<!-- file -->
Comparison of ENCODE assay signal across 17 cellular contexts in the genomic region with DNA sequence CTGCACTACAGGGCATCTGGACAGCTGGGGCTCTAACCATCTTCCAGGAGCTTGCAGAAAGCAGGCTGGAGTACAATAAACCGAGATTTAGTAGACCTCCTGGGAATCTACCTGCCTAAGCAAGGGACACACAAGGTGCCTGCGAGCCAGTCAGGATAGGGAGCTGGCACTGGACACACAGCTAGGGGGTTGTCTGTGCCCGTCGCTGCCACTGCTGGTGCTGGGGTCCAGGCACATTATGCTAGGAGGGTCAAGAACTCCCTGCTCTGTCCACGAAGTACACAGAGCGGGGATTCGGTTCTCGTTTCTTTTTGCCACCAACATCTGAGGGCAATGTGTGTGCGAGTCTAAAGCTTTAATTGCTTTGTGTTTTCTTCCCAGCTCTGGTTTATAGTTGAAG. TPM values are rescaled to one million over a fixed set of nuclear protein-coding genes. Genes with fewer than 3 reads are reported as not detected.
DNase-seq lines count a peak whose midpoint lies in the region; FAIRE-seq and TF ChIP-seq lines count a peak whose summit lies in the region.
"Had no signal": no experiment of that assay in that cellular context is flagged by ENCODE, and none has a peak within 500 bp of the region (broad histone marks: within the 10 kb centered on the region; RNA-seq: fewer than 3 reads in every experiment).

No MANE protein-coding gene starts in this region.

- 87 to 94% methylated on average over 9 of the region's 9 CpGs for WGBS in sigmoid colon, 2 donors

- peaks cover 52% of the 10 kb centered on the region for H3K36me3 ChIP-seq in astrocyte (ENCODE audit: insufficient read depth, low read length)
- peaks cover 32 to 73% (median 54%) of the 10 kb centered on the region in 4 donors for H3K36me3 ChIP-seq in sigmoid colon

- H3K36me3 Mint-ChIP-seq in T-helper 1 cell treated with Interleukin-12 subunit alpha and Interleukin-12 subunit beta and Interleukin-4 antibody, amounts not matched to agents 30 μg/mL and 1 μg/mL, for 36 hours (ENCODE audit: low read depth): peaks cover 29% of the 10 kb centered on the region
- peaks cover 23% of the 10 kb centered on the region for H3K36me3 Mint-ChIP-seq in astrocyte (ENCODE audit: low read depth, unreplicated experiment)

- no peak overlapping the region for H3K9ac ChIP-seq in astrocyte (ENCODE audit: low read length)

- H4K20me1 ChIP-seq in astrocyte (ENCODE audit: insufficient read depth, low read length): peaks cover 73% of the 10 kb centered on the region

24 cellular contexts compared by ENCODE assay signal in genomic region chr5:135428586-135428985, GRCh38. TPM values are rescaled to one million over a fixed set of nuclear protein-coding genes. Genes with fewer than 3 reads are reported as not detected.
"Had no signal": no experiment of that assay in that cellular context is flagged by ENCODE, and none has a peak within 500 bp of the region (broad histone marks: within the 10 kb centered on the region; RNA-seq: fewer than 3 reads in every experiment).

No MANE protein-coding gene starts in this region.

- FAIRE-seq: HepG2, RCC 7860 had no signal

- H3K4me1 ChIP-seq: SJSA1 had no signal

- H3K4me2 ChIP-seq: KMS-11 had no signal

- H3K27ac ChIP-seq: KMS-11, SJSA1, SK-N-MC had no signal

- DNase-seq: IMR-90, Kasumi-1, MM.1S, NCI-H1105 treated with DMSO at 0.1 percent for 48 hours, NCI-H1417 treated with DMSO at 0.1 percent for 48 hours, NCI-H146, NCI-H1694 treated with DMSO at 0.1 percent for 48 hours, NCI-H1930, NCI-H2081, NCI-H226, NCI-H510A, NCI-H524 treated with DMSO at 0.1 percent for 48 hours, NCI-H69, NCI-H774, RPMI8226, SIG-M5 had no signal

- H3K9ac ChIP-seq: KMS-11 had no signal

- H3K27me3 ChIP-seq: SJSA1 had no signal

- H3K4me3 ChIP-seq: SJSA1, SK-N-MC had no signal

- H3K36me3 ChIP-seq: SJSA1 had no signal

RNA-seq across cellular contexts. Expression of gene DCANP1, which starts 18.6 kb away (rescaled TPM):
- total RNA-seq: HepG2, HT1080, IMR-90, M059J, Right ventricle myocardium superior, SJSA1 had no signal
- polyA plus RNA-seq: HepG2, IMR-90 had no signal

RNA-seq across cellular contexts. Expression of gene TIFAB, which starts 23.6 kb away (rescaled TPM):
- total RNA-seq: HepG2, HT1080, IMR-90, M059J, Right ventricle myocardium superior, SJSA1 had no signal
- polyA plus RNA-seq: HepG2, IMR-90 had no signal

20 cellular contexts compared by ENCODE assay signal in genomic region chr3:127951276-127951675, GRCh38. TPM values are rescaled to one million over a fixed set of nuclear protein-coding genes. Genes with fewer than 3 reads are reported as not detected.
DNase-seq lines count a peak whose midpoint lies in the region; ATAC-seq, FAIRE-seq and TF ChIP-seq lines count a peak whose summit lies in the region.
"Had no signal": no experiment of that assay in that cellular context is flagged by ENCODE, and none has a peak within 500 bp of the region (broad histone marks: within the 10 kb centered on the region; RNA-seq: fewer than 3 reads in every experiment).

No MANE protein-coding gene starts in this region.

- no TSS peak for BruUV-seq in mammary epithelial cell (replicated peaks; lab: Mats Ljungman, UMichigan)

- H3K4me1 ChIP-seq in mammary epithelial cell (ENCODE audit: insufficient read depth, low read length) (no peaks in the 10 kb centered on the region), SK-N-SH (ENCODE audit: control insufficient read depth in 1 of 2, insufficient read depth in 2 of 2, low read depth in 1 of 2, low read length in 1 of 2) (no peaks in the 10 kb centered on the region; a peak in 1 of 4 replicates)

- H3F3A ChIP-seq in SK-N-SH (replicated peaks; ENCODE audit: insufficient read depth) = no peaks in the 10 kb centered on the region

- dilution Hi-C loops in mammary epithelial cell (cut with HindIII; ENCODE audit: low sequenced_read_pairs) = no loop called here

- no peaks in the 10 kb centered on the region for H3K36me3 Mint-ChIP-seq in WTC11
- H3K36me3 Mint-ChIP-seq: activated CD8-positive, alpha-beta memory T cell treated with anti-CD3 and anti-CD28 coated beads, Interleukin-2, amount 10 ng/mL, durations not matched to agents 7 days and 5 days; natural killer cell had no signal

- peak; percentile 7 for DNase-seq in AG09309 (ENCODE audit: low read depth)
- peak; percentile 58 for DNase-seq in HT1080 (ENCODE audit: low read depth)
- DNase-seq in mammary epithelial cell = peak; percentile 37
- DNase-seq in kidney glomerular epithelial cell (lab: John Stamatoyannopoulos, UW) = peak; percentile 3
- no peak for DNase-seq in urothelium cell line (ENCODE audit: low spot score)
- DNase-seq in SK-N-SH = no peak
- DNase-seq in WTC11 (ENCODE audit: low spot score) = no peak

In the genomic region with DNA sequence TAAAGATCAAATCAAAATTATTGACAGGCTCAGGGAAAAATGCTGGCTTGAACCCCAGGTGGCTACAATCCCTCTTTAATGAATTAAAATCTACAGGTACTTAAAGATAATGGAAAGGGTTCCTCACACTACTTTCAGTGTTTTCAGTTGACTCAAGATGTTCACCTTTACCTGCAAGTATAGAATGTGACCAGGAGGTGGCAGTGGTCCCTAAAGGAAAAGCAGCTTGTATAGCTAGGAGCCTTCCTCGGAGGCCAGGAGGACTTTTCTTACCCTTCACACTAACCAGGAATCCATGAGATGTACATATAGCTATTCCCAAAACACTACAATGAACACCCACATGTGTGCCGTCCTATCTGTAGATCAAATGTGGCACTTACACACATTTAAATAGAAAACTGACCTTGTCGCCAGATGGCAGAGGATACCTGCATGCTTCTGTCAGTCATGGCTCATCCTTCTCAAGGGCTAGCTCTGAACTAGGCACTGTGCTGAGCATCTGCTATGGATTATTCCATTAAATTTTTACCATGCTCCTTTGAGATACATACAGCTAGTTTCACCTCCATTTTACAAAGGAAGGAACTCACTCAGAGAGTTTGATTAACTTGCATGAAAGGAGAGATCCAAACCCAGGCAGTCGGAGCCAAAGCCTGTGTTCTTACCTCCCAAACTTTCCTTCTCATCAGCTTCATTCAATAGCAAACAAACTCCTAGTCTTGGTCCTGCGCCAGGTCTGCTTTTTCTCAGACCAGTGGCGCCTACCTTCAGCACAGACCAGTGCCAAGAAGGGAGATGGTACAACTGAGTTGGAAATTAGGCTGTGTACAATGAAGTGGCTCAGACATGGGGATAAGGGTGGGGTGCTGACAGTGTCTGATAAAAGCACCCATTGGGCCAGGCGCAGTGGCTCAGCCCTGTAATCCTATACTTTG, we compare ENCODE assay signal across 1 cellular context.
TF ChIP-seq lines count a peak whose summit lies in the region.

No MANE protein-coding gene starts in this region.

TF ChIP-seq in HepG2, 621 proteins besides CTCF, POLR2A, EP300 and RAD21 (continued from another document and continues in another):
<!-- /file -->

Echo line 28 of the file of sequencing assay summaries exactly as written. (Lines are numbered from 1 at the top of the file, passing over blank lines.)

- total RNA-seq: HepG2, HT1080, IMR-90, M059J, Right ventricle myocardium superior, SJSA1 had no signal